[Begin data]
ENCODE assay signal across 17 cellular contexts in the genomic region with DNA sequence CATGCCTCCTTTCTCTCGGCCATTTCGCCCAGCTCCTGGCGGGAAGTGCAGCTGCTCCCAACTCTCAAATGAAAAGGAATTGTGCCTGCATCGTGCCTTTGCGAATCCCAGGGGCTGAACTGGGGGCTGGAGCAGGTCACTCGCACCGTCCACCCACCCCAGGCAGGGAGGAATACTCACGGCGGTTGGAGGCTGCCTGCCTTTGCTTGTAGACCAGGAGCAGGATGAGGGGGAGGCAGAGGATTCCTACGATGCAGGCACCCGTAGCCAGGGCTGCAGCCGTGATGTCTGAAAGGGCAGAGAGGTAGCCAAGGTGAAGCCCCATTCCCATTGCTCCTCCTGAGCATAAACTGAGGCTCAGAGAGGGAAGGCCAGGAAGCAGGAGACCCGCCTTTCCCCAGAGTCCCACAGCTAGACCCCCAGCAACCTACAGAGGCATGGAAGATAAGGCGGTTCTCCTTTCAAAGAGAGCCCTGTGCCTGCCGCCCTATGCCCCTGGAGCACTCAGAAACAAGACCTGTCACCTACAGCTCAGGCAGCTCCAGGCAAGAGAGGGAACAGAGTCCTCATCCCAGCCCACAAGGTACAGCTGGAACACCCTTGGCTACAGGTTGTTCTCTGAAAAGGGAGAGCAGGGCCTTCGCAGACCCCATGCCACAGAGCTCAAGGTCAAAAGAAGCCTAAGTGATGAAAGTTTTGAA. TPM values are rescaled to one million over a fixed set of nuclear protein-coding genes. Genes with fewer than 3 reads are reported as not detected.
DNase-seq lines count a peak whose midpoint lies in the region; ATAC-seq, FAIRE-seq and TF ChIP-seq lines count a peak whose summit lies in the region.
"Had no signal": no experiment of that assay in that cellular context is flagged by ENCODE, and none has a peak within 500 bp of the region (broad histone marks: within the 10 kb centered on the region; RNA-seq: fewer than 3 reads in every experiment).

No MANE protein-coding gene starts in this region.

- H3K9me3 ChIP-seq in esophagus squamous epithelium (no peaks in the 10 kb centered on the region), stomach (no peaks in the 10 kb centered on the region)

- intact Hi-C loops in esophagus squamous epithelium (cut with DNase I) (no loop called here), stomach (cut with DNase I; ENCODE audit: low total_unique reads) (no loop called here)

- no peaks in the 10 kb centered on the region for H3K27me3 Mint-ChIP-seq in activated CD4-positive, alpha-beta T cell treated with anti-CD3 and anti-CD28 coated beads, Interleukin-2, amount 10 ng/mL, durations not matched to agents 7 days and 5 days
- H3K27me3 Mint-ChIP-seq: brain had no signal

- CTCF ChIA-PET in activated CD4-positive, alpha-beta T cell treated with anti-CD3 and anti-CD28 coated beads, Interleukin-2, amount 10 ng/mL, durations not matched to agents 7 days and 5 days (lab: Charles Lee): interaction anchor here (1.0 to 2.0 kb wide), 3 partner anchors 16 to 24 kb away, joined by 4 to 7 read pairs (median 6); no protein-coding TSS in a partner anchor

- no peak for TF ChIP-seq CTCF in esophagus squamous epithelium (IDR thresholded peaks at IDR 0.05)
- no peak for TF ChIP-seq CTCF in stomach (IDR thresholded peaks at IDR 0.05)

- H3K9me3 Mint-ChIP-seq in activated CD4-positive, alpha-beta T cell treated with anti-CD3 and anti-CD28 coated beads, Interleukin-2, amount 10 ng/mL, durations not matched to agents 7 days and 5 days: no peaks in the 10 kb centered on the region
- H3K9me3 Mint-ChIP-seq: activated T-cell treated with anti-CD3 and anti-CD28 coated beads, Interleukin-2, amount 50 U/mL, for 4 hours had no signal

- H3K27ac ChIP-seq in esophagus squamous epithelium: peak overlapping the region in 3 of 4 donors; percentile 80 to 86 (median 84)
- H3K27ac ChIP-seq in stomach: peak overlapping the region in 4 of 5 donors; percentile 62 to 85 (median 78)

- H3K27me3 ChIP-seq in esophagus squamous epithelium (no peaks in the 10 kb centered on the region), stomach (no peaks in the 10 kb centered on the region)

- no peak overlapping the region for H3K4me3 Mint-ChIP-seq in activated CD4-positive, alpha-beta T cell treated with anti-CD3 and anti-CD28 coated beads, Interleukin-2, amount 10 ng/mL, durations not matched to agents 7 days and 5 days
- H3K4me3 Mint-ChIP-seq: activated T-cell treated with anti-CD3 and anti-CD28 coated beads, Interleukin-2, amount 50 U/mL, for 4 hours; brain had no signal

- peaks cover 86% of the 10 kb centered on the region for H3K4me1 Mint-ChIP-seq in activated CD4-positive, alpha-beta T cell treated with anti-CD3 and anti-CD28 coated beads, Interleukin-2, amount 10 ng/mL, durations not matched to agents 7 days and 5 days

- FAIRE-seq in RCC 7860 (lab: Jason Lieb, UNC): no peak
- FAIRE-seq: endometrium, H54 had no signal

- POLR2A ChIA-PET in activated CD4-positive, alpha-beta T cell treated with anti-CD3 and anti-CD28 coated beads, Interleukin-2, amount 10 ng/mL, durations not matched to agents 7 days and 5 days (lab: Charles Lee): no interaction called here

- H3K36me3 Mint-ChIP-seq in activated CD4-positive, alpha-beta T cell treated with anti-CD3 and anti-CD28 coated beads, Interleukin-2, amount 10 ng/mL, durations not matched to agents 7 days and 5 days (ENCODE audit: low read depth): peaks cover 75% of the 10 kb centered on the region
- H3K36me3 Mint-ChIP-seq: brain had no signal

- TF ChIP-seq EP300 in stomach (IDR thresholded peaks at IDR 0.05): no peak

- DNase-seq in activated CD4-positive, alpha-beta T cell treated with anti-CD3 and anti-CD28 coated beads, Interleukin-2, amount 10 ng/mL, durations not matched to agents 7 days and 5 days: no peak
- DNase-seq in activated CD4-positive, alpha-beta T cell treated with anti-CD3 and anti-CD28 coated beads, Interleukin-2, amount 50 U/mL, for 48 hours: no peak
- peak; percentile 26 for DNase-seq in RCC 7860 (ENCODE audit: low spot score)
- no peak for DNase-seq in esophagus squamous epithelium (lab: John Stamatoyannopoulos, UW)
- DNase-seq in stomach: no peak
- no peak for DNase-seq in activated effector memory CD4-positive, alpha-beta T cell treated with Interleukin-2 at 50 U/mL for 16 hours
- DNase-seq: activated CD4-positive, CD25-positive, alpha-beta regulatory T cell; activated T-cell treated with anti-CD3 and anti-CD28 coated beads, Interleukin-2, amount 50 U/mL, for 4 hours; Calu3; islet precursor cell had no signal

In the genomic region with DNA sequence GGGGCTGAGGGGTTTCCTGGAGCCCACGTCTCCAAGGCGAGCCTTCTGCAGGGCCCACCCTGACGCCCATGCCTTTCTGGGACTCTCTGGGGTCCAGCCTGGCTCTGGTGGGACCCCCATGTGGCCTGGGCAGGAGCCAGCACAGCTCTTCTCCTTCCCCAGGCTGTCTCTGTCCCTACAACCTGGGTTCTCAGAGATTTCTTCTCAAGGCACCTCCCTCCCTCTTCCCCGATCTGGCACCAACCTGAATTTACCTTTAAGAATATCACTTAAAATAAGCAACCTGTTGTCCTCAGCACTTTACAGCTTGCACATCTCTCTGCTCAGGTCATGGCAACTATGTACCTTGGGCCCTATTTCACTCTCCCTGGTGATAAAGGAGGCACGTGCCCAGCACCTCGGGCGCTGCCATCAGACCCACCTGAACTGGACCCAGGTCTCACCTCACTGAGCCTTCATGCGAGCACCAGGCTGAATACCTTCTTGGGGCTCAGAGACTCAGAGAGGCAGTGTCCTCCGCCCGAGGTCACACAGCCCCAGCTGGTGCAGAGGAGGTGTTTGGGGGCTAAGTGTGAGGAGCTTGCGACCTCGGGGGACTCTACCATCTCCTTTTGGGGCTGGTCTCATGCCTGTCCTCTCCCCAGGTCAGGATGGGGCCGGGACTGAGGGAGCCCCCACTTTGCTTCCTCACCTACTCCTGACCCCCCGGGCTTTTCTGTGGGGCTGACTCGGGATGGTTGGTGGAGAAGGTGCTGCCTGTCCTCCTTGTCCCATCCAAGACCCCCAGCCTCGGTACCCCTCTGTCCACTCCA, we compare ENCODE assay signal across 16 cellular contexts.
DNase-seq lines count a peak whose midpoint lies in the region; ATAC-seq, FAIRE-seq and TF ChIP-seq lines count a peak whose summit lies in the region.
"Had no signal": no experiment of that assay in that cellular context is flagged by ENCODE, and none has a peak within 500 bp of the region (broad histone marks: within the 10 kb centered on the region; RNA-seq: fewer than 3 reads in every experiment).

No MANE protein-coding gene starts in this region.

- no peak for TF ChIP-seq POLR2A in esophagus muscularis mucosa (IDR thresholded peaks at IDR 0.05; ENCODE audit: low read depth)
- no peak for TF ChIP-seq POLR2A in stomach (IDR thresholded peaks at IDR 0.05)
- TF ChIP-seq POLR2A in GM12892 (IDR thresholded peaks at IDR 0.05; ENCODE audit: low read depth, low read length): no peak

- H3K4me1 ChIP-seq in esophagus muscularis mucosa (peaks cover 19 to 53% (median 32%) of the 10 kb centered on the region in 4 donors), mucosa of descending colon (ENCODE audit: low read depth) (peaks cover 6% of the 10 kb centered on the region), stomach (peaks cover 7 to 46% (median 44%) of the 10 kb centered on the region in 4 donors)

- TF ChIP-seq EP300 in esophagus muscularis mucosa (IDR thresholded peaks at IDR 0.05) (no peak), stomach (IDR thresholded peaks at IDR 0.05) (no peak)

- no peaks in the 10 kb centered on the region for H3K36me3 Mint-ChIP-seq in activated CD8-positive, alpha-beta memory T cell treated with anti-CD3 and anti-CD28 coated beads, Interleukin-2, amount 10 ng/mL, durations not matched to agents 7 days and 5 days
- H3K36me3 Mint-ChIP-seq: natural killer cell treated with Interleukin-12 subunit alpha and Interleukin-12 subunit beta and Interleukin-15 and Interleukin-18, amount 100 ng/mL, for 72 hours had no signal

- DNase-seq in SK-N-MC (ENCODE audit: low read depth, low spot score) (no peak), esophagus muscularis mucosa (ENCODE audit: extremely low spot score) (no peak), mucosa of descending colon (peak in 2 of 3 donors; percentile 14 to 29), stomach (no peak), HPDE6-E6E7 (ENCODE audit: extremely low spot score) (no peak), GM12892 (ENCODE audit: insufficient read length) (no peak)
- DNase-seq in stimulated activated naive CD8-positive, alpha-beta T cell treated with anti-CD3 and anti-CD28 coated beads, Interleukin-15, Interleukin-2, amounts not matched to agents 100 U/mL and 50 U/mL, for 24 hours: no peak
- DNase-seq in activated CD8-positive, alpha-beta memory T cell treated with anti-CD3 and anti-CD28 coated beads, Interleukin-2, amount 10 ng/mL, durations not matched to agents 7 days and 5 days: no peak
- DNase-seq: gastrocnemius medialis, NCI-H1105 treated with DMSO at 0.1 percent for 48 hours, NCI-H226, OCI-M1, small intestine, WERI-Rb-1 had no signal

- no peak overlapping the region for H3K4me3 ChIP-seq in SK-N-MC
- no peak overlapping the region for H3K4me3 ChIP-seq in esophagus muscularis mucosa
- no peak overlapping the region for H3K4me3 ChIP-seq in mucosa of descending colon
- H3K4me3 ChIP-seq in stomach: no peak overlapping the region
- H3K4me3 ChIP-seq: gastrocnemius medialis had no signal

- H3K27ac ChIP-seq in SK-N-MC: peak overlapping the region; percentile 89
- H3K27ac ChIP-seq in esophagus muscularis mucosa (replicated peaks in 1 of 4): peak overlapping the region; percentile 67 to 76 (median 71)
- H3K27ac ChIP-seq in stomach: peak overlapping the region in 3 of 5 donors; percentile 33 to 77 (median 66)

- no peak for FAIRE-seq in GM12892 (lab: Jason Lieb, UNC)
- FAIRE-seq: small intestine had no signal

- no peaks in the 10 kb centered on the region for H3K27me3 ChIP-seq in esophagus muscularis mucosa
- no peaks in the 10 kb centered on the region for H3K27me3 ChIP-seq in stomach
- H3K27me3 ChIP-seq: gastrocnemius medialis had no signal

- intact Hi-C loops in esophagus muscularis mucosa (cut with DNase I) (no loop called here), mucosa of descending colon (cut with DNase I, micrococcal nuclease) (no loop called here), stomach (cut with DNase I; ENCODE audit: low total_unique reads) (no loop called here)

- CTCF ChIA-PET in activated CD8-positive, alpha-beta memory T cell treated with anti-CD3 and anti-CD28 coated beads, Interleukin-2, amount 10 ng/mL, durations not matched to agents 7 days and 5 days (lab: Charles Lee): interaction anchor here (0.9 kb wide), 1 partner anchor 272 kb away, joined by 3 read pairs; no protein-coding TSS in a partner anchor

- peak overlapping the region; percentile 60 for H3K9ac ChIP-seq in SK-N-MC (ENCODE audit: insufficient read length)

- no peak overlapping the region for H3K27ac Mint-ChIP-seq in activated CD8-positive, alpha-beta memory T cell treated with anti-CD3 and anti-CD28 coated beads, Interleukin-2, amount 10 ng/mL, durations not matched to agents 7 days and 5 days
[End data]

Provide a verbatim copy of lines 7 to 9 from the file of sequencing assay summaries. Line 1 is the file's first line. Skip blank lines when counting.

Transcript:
- no peaks in the 10 kb centered on the region for H3K27me3 Mint-ChIP-seq in activated CD4-positive, alpha-beta T cell treated with anti-CD3 and anti-CD28 coated beads, Interleukin-2, amount 10 ng/mL, durations not matched to agents 7 days and 5 days
- H3K27me3 Mint-ChIP-seq: brain had no signal

- CTCF ChIA-PET in activated CD4-positive, alpha-beta T cell treated with anti-CD3 and anti-CD28 coated beads, Interleukin-2, amount 10 ng/mL, durations not matched to agents 7 days and 5 days (lab: Charles Lee): interaction anchor here (1.0 to 2.0 kb wide), 3 partner anchors 16 to 24 kb away, joined by 4 to 7 read pairs (median 6); no protein-coding TSS in a partner anchor